Poor conditions for deer population growth in the early-2000s resulted in suppressed deer numbers in several parts of the state. However, improved conditions in recent years led to increased fawn recruitment and female survival. As a result, deer populations in New Mexico are stable with most herds experiencing population growth.
The Department conducts post-hunt, aerial surveys to determine buck to doe (B:D) and fawn to doe (F:D) ratios each winter and to monitor overall population trends. Following the 2018 hunting seasons, the statewide ratios are 45 fawns:100 does and 30 bucks:100 does which are within the Department’s management objectives. These ratios and trends indicate that the statewide population is stable to increasing and hunters may see more deer on the landscape.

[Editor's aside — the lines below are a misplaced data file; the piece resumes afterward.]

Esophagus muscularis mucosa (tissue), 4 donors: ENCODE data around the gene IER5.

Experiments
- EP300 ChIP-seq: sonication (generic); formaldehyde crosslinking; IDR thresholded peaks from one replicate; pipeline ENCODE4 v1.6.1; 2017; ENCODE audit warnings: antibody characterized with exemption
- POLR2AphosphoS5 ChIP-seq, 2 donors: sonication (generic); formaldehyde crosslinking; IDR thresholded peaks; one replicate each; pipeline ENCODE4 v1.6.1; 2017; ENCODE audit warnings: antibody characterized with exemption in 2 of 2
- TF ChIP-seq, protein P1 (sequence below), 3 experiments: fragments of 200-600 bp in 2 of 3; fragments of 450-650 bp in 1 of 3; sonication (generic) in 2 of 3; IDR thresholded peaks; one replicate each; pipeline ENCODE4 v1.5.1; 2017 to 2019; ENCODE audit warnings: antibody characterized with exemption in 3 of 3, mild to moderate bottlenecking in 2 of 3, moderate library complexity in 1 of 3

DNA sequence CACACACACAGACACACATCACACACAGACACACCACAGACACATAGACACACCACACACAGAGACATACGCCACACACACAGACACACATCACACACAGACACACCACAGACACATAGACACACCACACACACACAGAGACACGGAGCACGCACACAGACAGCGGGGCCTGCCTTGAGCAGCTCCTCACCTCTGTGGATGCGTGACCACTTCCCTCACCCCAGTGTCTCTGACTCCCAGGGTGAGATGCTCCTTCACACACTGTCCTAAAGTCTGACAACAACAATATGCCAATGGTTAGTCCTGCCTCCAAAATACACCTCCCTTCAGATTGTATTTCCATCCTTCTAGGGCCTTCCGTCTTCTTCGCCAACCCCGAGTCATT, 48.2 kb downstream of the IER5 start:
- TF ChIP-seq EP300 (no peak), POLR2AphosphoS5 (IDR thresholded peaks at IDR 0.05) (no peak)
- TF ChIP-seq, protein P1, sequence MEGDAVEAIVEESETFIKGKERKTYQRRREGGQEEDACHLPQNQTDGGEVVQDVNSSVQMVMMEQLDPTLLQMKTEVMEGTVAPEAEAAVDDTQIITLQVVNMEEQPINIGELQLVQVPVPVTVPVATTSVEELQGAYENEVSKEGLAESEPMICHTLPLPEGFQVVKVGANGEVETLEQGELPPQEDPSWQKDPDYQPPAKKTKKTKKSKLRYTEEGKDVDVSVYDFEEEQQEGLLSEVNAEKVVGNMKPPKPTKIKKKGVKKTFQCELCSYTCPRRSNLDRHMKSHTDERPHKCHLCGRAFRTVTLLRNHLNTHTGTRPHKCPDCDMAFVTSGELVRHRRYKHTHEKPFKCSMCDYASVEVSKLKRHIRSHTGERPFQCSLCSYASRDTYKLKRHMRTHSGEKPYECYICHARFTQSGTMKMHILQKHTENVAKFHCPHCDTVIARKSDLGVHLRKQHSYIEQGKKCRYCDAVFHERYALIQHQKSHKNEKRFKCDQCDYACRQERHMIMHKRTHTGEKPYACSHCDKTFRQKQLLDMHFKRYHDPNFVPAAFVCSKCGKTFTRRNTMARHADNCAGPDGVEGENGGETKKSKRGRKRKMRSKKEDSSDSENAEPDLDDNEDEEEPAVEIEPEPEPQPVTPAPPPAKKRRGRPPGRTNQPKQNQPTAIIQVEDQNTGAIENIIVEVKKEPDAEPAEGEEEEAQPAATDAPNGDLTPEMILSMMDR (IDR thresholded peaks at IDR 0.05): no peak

In general, deer herds across GMUs in northern New Mexico have higher F:D ratios and are seeing more rapid increases in population sizes.
Although deer populations in southern New Mexico are lower than historical data suggests, F:D and B:D ratios are improving over recent years. Populations in southern New Mexico are stable with some local populations seeing significant increases.